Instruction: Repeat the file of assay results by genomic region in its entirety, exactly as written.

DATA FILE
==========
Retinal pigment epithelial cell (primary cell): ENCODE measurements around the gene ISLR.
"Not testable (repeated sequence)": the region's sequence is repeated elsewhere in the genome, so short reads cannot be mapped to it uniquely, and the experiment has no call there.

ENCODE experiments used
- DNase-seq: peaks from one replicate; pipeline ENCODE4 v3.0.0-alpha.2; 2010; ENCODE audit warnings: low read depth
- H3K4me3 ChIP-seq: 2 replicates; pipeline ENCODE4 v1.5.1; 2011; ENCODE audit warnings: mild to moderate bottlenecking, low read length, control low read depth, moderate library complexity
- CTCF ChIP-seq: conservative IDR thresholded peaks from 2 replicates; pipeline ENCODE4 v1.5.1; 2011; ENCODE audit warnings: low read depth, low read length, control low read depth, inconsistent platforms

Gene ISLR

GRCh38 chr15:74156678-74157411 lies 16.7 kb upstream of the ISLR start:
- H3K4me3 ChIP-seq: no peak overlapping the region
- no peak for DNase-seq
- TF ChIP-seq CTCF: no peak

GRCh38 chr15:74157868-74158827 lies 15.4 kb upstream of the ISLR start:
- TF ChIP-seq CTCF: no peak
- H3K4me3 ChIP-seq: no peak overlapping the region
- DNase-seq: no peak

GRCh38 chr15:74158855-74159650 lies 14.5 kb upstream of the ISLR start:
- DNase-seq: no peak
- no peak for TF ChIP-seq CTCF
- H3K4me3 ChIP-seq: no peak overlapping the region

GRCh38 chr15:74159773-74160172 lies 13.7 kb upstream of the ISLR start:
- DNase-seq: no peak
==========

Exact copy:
Retinal pigment epithelial cell (primary cell): ENCODE measurements around the gene ISLR.
"Not testable (repeated sequence)": the region's sequence is repeated elsewhere in the genome, so short reads cannot be mapped to it uniquely, and the experiment has no call there.

ENCODE experiments used
- DNase-seq: peaks from one replicate; pipeline ENCODE4 v3.0.0-alpha.2; 2010; ENCODE audit warnings: low read depth
- H3K4me3 ChIP-seq: 2 replicates; pipeline ENCODE4 v1.5.1; 2011; ENCODE audit warnings: mild to moderate bottlenecking, low read length, control low read depth, moderate library complexity
- CTCF ChIP-seq: conservative IDR thresholded peaks from 2 replicates; pipeline ENCODE4 v1.5.1; 2011; ENCODE audit warnings: low read depth, low read length, control low read depth, inconsistent platforms

Gene ISLR

GRCh38 chr15:74156678-74157411 lies 16.7 kb upstream of the ISLR start:
- H3K4me3 ChIP-seq: no peak overlapping the region
- no peak for DNase-seq
- TF ChIP-seq CTCF: no peak

GRCh38 chr15:74157868-74158827 lies 15.4 kb upstream of the ISLR start:
- TF ChIP-seq CTCF: no peak
- H3K4me3 ChIP-seq: no peak overlapping the region
- DNase-seq: no peak

GRCh38 chr15:74158855-74159650 lies 14.5 kb upstream of the ISLR start:
- DNase-seq: no peak
- no peak for TF ChIP-seq CTCF
- H3K4me3 ChIP-seq: no peak overlapping the region

GRCh38 chr15:74159773-74160172 lies 13.7 kb upstream of the ISLR start:
- DNase-seq: no peak